Review: HTC Vive

By |2019-07-20T14:37:22+00:00November 5th, 2018|


The HTC Vive was developed by HTC, a leader in mobile phones and technology, along with Valve, owners of the popular Steam gaming platform.  The goal was to create a powerful stand-alone VR headset, along with the pipeline of games and content to make the purchase worthwhile for consumers.  The headset entered pre-production in 2015, and was released in April 2016.  It has remained the key competition to the Oculus Rift since that time, as they share similar specifications, capabilities, and price points (with a few differences).

Below, you’ll find everything you need to know about the HTC Vive, including its specifications, our detailed review, a list of pros and cons, and more!


DeveloperHTC and Valve
Headset TypeTethered
Original Release Date2016-04-05
PlatformWindows PC, Linux (macOS coming soon)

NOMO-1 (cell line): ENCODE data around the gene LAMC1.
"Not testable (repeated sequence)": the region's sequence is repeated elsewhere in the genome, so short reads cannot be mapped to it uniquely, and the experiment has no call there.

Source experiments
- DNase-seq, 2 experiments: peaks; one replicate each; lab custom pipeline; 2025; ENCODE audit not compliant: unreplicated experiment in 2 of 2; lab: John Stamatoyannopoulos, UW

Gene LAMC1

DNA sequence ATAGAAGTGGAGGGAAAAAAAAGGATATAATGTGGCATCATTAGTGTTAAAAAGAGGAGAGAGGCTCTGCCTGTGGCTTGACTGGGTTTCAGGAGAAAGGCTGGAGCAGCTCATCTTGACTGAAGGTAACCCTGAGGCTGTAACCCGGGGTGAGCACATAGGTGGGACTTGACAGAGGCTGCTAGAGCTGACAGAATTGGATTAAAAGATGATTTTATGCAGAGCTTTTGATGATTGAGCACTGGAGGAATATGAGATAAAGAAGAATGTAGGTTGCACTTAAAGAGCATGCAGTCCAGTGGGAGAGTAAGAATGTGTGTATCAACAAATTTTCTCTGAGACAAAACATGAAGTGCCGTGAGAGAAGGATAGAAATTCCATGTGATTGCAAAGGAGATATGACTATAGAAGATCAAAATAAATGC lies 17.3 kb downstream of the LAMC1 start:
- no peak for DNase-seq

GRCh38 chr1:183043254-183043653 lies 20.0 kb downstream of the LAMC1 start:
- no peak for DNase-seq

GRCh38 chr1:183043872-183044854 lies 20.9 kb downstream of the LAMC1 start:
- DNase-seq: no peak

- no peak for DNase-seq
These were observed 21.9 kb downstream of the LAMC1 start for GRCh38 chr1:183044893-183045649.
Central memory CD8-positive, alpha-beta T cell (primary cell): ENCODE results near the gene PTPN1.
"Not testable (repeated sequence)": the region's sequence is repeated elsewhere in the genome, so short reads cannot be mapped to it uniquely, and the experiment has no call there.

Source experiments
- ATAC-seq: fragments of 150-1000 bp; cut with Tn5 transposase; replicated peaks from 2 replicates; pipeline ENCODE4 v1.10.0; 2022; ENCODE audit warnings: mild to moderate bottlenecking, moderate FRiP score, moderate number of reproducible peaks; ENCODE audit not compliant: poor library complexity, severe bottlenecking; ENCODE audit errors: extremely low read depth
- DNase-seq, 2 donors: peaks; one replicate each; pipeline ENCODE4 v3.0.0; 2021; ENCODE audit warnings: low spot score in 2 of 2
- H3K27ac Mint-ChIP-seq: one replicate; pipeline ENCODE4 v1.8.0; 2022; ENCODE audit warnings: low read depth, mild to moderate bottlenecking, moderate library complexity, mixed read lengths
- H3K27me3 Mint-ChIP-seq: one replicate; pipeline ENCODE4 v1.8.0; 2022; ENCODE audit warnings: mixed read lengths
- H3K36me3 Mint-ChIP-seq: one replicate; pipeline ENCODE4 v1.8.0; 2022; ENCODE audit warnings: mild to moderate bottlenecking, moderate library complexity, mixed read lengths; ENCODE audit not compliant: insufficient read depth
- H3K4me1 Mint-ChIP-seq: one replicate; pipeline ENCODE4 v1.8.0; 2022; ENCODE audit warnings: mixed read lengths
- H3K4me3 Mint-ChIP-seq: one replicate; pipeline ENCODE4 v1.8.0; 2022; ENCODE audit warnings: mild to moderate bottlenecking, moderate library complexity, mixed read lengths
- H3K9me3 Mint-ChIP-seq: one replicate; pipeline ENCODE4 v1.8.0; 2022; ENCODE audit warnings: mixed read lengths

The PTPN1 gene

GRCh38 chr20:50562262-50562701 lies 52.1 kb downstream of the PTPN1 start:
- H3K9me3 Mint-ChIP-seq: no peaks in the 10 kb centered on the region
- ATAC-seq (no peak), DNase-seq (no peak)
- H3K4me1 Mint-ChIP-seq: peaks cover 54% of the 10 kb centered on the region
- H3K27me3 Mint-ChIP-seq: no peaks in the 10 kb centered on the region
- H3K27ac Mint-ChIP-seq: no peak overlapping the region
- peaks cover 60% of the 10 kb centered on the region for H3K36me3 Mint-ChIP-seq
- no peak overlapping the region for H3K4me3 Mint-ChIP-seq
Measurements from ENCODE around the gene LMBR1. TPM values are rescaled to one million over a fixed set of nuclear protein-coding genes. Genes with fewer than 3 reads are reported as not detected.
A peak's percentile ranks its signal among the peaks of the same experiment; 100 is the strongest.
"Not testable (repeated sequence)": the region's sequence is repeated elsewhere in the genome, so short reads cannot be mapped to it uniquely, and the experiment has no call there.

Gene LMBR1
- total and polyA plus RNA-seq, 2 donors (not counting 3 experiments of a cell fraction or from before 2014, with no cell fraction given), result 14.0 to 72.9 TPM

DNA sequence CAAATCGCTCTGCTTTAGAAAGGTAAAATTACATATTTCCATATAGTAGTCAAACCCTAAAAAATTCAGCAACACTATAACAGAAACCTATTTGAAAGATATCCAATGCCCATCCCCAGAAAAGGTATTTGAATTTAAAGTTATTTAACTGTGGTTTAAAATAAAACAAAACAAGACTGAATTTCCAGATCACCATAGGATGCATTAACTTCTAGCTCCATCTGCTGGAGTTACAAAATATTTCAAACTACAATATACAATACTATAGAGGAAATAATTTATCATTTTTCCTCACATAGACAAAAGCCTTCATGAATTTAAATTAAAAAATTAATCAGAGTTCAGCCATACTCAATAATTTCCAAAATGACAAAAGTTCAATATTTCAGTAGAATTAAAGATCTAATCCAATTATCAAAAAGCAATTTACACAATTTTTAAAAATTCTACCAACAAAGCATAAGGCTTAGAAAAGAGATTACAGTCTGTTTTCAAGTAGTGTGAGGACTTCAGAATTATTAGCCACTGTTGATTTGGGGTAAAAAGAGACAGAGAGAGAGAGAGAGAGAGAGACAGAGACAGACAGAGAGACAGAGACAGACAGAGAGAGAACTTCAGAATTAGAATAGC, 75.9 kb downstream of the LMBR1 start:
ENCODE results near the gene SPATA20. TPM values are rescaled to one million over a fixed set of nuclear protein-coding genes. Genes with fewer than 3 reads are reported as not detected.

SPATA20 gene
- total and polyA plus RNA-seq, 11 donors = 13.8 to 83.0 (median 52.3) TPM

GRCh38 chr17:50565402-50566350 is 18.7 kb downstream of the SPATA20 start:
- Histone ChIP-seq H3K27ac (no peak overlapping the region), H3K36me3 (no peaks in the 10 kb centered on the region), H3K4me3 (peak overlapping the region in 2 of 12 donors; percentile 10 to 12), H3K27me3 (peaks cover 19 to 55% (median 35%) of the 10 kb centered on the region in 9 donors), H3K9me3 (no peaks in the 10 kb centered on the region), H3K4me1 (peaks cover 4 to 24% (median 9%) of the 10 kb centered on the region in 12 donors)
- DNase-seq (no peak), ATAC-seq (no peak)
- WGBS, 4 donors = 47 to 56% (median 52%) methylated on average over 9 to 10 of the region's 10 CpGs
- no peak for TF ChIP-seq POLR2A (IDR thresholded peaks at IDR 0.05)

ContentVivePort, SteamVR
Resolution1080 x 1200 pixels (each eye)
Field of View110°
Refresh Rate90 Hz
Onboard SensorsAccelerometer, gyroscope, camera, IR laser receiver
ControllersVive controllers x 2 (included), any PC-compatible game controller (sold separately)
Room TrackingYes, Lighthouse 2-station pulsed infrared laser tracking system (included), up to 15 x 15 feet
Audio3.5mm headphone jack, deluxe audio strap, and headphones sold separately
MicrophoneIntegrated microphone
Headset ConnectionsHDMI x 1, USB x 1, Power x 1
Additional ConnectionsUSB Aux Device Port x 1
Weight1.22 lbs

Our Detailed HTC Vive Review

The HTC Vive is a leading tethered headset, which works on Windows PCs, Linux PCs, and soon will be fully supported on macOS.  An early selling point that set it apart from the Oculus Rift was that it was designed in partnership with Valve, to work on their SteamVR platform.  This gave the HTC Vive access to considerable amounts of games and content.  However, since that time, SteamVR has gone on to fully support the Oculus Rift as well as other VR devices, negating some of the competitive advantage that the HTC Vive enjoyed.

Device Features